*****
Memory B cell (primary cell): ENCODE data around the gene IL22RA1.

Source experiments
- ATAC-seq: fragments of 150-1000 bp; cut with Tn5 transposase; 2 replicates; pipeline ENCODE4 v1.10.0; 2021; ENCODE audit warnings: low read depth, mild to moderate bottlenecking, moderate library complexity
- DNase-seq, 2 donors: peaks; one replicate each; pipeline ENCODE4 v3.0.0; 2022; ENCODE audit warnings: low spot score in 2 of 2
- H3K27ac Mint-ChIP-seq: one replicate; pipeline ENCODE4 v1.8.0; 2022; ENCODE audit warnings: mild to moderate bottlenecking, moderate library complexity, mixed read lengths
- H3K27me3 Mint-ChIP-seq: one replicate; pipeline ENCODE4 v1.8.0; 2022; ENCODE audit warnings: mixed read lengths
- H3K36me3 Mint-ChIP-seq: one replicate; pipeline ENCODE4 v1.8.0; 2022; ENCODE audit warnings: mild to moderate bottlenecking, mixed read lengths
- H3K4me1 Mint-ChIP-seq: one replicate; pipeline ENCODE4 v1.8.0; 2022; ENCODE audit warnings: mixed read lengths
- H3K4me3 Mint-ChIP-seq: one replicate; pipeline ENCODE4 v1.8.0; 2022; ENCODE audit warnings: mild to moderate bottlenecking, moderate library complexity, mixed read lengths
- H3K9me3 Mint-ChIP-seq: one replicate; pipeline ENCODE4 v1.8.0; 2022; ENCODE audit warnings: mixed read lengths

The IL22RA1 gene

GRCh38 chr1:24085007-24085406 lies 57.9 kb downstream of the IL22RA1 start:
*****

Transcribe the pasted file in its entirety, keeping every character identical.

Memory B cell (primary cell): ENCODE data around the gene IL22RA1.

Source experiments
- ATAC-seq: fragments of 150-1000 bp; cut with Tn5 transposase; 2 replicates; pipeline ENCODE4 v1.10.0; 2021; ENCODE audit warnings: low read depth, mild to moderate bottlenecking, moderate library complexity
- DNase-seq, 2 donors: peaks; one replicate each; pipeline ENCODE4 v3.0.0; 2022; ENCODE audit warnings: low spot score in 2 of 2
- H3K27ac Mint-ChIP-seq: one replicate; pipeline ENCODE4 v1.8.0; 2022; ENCODE audit warnings: mild to moderate bottlenecking, moderate library complexity, mixed read lengths
- H3K27me3 Mint-ChIP-seq: one replicate; pipeline ENCODE4 v1.8.0; 2022; ENCODE audit warnings: mixed read lengths
- H3K36me3 Mint-ChIP-seq: one replicate; pipeline ENCODE4 v1.8.0; 2022; ENCODE audit warnings: mild to moderate bottlenecking, mixed read lengths
- H3K4me1 Mint-ChIP-seq: one replicate; pipeline ENCODE4 v1.8.0; 2022; ENCODE audit warnings: mixed read lengths
- H3K4me3 Mint-ChIP-seq: one replicate; pipeline ENCODE4 v1.8.0; 2022; ENCODE audit warnings: mild to moderate bottlenecking, moderate library complexity, mixed read lengths
- H3K9me3 Mint-ChIP-seq: one replicate; pipeline ENCODE4 v1.8.0; 2022; ENCODE audit warnings: mixed read lengths

The IL22RA1 gene

GRCh38 chr1:24085007-24085406 lies 57.9 kb downstream of the IL22RA1 start: